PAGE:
Monday, January 21, 2013

Composting

I talk to many people that have trouble with the soil in their garden. Dealing with the soil on your property is something that can be very frustrating, whether you are dealing with sand or clay. There are several ways that you can go about solving the problem. One of the best methods to deal with the issue is the use of compost. Adding compost to the top 1-3" of soil will help to break down a clay soil and add nutrients.

          http://austinurbangardens.wordpress.com/2010/10/17/garden-chores-tackling-the-compost-pile/

Compost in its simplest form is organic matter (leafs, grass clippings, banana peels, ect..) that has been broken down. The breaking down is done by aerobes (small organisms with a oxygen based metabolism), earthworms, ants, and nematodes. Along with organic matter you will find soil, air, water, and nitrogen. All of these mixed into your garden can greatly help a dried out barren soil.

In order to take advantage of composting in your own yard there are several things that you must do. The first thing to decide is how and where you are going to place it in your own yard. Some people will just have a pile of it in the corner of there yard open to the elements. This is the cheapest and simplest way of doing it but some of your neighbors might not like the sight of what appears to be a trash heap in your yard. A step up from this is to erect a small structure to hold it. Some people use pallets that have been screwed together. Not only does this help hide it but it also helps to keep it not looking like a pile of trash. If you are willing to spend a little money you can buy an enclosed container. These are much more pleasing to the eye and will help you store it much better.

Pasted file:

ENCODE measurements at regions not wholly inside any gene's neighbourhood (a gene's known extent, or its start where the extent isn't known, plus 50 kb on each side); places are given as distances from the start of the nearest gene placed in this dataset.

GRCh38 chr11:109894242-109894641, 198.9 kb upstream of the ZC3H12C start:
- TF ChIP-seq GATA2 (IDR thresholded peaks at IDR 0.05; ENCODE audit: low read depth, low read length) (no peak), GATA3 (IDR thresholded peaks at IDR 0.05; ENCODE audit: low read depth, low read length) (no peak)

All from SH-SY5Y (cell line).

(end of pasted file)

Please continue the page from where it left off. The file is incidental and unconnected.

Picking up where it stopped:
http://gogreenscene.wordpress.com/2011/02/24/how-to-make-a-compost-pile/

Once you have decided where and how you are going to store it the next thing to do is start composting. You can add all sorts of organic matter to it. One good rule of thumb to follow to help it break down faster is for every one part green material add two parts brown material.

Green Material:                                         Brown Material:
Leaves                                                       Newspaper
Grass Clippings                                         Soil
Fruits and Vegetables                                Dried Leaves
                                                                  Bark Mulch
                                                    http://yuppiedilemma.com/tag/food/

You can also add egg shells as they are an excellent source of calcium.

Once you have added things to your pile you will need to add water to it as well as flip it with a pitch fork or shovel. This should be done about once a week to help things break down. Other than that just let mother nature do her work.

Once things have broken down you can add it to you garden. Over the next several growing seasons you will start to notice that your plants are looking much happier and healthier.

WARNING: If you plan on applying your compost to your vegetable garden make sure you know the source of your raw materials. If you are using grass clippings that have had pesticides applied to them some of it may be transferred to your vegetable garden. Make sure you know the source of all your materials.

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